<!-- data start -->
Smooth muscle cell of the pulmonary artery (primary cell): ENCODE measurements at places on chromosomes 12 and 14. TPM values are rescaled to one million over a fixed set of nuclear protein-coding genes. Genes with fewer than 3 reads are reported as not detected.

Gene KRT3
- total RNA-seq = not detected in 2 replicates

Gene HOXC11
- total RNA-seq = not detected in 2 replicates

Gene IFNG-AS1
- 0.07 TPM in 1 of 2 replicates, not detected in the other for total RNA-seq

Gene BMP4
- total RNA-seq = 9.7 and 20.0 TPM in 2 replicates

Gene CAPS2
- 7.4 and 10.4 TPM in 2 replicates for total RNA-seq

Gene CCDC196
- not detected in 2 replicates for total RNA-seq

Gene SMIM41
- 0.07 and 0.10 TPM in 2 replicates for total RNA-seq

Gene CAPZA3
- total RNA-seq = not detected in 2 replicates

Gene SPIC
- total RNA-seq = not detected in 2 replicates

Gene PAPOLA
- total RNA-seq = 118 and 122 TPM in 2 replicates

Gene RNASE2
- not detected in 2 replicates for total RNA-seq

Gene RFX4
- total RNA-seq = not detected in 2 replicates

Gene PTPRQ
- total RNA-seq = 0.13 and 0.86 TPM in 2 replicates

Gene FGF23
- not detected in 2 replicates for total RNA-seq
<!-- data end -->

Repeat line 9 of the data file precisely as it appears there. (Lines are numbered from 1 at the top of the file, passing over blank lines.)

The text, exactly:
- total RNA-seq = 9.7 and 20.0 TPM in 2 replicates